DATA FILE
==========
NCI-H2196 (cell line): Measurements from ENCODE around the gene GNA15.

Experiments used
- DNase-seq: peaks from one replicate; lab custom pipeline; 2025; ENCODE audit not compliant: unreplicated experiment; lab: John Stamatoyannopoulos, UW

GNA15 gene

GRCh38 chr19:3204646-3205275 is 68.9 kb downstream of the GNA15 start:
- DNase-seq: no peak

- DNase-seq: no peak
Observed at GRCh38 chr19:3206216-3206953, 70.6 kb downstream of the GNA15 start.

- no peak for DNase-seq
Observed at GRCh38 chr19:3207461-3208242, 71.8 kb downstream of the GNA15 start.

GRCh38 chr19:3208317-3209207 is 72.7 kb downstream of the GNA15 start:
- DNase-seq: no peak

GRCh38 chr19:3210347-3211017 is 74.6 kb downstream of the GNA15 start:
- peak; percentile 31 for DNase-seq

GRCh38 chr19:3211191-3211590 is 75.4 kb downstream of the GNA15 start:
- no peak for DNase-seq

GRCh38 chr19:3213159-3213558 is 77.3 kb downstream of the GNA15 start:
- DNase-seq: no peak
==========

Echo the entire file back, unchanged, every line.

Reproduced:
NCI-H2196 (cell line): Measurements from ENCODE around the gene GNA15.

Experiments used
- DNase-seq: peaks from one replicate; lab custom pipeline; 2025; ENCODE audit not compliant: unreplicated experiment; lab: John Stamatoyannopoulos, UW

GNA15 gene

GRCh38 chr19:3204646-3205275 is 68.9 kb downstream of the GNA15 start:
- DNase-seq: no peak

- DNase-seq: no peak
Observed at GRCh38 chr19:3206216-3206953, 70.6 kb downstream of the GNA15 start.

- no peak for DNase-seq
Observed at GRCh38 chr19:3207461-3208242, 71.8 kb downstream of the GNA15 start.

GRCh38 chr19:3208317-3209207 is 72.7 kb downstream of the GNA15 start:
- DNase-seq: no peak

GRCh38 chr19:3210347-3211017 is 74.6 kb downstream of the GNA15 start:
- peak; percentile 31 for DNase-seq

GRCh38 chr19:3211191-3211590 is 75.4 kb downstream of the GNA15 start:
- no peak for DNase-seq

GRCh38 chr19:3213159-3213558 is 77.3 kb downstream of the GNA15 start:
- DNase-seq: no peak